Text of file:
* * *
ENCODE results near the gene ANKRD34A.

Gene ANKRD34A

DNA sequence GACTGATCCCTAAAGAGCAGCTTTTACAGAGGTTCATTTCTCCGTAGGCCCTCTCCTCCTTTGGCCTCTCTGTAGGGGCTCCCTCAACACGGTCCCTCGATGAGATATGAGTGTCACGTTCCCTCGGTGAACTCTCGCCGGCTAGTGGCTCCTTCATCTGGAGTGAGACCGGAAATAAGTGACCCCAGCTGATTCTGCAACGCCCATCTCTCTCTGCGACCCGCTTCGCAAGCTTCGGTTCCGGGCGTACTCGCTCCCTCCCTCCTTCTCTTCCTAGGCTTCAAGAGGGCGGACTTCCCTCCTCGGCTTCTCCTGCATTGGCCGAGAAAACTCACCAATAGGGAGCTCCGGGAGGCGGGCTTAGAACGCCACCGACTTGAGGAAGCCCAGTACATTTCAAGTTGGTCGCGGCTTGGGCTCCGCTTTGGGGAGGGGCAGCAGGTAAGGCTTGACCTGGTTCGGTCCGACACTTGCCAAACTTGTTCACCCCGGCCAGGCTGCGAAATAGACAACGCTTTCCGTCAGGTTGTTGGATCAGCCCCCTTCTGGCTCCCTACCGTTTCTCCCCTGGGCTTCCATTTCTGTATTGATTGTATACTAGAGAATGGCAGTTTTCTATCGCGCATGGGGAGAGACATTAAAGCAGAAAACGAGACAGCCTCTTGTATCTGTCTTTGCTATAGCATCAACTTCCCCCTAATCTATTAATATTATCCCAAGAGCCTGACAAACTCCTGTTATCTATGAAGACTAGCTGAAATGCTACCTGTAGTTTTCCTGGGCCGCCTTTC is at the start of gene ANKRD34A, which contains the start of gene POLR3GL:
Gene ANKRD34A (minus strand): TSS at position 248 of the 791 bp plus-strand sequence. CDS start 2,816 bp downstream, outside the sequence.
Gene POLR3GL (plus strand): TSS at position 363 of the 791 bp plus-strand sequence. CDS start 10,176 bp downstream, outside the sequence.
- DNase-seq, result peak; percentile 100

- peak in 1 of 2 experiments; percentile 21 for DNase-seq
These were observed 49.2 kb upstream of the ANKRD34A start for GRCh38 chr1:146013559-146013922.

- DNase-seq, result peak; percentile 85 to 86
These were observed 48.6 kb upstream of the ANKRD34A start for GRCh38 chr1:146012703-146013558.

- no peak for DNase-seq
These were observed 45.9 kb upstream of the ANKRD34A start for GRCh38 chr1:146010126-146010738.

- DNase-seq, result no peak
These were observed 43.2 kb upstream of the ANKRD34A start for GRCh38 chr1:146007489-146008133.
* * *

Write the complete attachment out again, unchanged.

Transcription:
ENCODE results near the gene ANKRD34A.

Gene ANKRD34A

DNA sequence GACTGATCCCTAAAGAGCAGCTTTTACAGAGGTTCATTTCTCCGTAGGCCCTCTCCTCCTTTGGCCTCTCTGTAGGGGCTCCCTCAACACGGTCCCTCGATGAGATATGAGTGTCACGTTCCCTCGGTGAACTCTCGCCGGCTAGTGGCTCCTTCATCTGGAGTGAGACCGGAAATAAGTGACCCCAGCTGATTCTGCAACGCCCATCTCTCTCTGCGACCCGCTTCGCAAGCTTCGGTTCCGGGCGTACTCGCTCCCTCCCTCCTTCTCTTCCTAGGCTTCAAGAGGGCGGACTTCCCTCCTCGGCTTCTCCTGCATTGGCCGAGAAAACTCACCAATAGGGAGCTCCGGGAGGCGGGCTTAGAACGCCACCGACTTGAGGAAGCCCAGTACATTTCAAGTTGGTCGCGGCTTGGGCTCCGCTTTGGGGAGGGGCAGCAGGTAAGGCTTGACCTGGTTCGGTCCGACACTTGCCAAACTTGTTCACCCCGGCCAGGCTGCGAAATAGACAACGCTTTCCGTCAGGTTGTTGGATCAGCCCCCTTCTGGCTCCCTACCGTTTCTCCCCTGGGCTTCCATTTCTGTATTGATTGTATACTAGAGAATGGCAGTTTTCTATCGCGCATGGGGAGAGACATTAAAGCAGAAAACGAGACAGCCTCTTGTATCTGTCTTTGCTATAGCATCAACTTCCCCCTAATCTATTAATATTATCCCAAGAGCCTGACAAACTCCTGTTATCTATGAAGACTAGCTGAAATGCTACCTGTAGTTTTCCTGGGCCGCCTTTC is at the start of gene ANKRD34A, which contains the start of gene POLR3GL:
Gene ANKRD34A (minus strand): TSS at position 248 of the 791 bp plus-strand sequence. CDS start 2,816 bp downstream, outside the sequence.
Gene POLR3GL (plus strand): TSS at position 363 of the 791 bp plus-strand sequence. CDS start 10,176 bp downstream, outside the sequence.
- DNase-seq, result peak; percentile 100

- peak in 1 of 2 experiments; percentile 21 for DNase-seq
These were observed 49.2 kb upstream of the ANKRD34A start for GRCh38 chr1:146013559-146013922.

- DNase-seq, result peak; percentile 85 to 86
These were observed 48.6 kb upstream of the ANKRD34A start for GRCh38 chr1:146012703-146013558.

- no peak for DNase-seq
These were observed 45.9 kb upstream of the ANKRD34A start for GRCh38 chr1:146010126-146010738.

- DNase-seq, result no peak
These were observed 43.2 kb upstream of the ANKRD34A start for GRCh38 chr1:146007489-146008133.